But integrated markets can only be a step in the right direction in the best interests of, among others, economies of scale and lower transaction costs for local, regional and global trade.

Indeed, Africa welcomes any U.S. or other expertise as the continent engages in modernizing customs procedures to reduce delays and harmonize trade standards so that market access to one African country could mean access to all 54 African countries.

We also welcome support removal of any other impediments to efficient supply chain operations across the continent. For example, construction of trans-regional roads would significantly reduce the time it takes to transport (precious) cargo.

Still, Africa also needs improved access for its non-oil exports into U.S. markets. The African Growth and Opportunity Act (AGOA) has been a corner stone of the U.S.-Africa trade relationship since 2000, providing preferential duty-free access to U.S. markets for nearly 6,400 product lines from about 40 sub-Saharan countries. Exports from AGOA-countries to the United States have increased from $23 billion in 2000 to $81 billion in 2008.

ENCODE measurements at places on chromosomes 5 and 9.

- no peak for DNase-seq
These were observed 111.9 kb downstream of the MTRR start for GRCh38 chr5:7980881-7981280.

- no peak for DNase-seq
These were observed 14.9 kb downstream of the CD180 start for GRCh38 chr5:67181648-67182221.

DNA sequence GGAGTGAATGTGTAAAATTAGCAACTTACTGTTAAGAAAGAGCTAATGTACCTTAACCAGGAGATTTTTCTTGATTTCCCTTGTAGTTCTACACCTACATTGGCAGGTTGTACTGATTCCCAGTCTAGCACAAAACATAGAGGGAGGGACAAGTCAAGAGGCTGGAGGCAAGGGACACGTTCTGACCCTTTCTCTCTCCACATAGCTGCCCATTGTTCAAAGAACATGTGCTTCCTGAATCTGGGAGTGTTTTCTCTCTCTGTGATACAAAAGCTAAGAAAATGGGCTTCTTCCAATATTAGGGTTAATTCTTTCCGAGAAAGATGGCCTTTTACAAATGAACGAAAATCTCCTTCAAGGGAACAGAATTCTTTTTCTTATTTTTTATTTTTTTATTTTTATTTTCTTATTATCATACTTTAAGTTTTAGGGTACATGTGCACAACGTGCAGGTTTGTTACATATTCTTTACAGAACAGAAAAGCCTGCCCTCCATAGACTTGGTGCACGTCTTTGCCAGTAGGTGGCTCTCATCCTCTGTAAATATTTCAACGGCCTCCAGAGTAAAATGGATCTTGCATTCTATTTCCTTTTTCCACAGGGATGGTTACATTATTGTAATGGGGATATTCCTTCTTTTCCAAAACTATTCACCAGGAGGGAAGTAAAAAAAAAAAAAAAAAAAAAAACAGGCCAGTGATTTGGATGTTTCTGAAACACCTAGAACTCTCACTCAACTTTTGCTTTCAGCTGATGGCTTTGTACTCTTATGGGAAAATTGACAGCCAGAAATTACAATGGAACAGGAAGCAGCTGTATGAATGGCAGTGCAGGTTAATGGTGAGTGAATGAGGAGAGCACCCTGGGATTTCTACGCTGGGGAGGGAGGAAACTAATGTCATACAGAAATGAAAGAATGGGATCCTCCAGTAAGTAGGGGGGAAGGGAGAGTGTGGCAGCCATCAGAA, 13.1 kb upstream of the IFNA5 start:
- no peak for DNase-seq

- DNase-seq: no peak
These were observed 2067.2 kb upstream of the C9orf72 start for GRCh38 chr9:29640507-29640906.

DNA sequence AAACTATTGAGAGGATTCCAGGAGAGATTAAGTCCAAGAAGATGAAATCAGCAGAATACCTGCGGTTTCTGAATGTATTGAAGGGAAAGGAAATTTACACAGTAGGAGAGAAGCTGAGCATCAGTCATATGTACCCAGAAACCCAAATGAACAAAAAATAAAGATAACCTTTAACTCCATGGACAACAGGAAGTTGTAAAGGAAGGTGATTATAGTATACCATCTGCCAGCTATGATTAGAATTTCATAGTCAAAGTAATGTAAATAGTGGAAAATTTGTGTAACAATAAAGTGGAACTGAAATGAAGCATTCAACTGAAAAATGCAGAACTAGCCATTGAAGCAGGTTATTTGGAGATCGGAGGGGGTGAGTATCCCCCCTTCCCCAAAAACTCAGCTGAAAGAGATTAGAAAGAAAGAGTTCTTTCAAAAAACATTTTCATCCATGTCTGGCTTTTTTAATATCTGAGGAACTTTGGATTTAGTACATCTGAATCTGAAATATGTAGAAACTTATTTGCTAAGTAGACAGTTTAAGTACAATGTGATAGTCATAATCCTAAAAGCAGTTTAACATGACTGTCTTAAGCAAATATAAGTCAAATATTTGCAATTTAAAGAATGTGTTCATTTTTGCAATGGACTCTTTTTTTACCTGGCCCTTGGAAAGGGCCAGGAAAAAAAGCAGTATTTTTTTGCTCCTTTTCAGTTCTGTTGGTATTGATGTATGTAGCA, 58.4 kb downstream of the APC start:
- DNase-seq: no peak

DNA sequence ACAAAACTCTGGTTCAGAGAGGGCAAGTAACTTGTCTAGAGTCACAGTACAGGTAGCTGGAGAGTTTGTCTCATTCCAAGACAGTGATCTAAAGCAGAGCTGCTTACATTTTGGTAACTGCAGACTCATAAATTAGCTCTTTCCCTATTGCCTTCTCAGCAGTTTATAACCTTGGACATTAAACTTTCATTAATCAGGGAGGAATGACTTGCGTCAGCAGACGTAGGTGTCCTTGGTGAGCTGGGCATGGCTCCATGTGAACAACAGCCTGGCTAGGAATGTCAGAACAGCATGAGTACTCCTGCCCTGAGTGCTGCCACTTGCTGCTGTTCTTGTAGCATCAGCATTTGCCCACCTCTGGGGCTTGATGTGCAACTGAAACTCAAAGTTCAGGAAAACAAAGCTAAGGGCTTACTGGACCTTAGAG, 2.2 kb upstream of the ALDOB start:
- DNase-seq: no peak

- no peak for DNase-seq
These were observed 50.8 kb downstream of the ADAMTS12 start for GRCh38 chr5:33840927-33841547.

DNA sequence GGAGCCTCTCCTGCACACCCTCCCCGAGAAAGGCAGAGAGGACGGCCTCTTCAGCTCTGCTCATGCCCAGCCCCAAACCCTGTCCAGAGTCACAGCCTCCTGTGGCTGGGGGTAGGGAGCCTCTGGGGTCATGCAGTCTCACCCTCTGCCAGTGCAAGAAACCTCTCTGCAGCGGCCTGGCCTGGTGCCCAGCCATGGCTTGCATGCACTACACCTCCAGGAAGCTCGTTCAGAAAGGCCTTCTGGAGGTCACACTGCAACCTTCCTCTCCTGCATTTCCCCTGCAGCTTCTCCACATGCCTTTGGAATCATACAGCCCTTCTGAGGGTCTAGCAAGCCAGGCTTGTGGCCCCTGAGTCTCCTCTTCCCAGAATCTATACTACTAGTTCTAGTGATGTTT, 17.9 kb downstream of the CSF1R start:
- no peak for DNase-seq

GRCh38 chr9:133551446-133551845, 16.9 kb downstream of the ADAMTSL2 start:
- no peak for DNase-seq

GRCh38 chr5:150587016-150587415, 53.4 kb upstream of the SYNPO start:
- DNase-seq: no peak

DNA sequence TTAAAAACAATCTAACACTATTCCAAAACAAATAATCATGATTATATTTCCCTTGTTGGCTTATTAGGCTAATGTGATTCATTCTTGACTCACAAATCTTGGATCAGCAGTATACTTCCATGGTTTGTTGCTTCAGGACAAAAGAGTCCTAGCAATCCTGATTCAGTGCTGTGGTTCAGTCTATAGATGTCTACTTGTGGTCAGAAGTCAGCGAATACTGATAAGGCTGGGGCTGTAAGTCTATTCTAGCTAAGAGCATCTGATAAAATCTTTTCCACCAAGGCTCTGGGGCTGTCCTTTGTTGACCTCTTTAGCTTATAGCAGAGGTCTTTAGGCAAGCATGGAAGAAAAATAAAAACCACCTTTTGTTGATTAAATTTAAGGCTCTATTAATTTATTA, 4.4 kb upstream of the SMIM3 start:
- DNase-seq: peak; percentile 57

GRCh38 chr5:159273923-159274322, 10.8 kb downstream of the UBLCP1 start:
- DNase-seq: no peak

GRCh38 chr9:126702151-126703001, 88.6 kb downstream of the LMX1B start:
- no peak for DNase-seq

Besides boosting the volume of trade, AGOA has also supported the diversification of African products away from oil and, in its first nine years of its existence, over 300,000 jobs were created in Africa.

As AGOA is due to expire in 2015, it is important that we are ready, now, with its longer term replacement legislation so that there is continuation of enhancement of trade access for Africa’s agricultural, processed and manufactured products, including the reduction or elimination of tariffs. In particular, AGOA must be seen to benefit more African products and more African countries.

Just as important, Africa needs to understand that access to U.S. and other markets can be boosted by improving productivity. For non-financial trade barriers, in particular, a situation where a product fails to meet key import criteria on hygiene or product quality should be a taboo. This means Africa must build capacity for quality control and certification.